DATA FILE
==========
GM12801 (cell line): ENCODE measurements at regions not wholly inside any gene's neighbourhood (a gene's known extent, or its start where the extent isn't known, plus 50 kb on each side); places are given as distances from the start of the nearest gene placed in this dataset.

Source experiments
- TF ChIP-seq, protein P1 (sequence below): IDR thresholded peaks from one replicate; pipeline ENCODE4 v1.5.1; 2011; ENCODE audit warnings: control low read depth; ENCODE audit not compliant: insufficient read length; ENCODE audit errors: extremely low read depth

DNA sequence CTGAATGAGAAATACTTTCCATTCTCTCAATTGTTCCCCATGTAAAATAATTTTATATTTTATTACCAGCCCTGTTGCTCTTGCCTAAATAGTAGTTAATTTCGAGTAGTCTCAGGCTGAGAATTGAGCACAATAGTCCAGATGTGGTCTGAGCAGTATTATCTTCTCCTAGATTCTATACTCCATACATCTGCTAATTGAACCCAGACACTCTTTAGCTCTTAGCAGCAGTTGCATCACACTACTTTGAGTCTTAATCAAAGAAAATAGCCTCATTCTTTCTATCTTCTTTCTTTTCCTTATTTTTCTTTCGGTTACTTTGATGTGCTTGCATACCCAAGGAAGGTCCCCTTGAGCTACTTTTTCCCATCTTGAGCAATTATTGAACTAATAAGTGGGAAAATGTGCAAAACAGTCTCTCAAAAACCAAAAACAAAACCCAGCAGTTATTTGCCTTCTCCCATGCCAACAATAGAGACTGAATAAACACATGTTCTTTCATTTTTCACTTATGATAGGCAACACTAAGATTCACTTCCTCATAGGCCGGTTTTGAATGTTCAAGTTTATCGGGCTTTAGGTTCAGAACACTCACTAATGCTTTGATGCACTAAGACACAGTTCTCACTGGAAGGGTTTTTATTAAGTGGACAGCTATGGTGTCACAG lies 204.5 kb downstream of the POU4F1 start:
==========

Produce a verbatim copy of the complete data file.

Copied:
GM12801 (cell line): ENCODE measurements at regions not wholly inside any gene's neighbourhood (a gene's known extent, or its start where the extent isn't known, plus 50 kb on each side); places are given as distances from the start of the nearest gene placed in this dataset.

Source experiments
- TF ChIP-seq, protein P1 (sequence below): IDR thresholded peaks from one replicate; pipeline ENCODE4 v1.5.1; 2011; ENCODE audit warnings: control low read depth; ENCODE audit not compliant: insufficient read length; ENCODE audit errors: extremely low read depth

DNA sequence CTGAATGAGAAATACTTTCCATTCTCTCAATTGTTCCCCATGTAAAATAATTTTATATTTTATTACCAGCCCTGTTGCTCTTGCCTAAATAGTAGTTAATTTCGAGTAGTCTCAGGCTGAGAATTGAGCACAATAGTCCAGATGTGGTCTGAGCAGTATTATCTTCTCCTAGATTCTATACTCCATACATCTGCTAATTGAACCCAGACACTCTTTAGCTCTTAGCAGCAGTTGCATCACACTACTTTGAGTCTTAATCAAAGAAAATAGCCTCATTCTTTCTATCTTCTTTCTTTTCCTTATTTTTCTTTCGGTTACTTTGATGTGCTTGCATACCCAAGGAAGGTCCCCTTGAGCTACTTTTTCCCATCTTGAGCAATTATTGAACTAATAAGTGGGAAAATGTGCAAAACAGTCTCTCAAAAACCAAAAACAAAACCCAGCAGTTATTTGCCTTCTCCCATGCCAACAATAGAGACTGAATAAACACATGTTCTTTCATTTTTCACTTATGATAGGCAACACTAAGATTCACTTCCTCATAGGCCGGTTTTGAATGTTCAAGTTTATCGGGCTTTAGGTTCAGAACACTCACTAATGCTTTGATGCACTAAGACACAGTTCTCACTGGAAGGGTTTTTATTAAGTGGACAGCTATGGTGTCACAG lies 204.5 kb downstream of the POU4F1 start: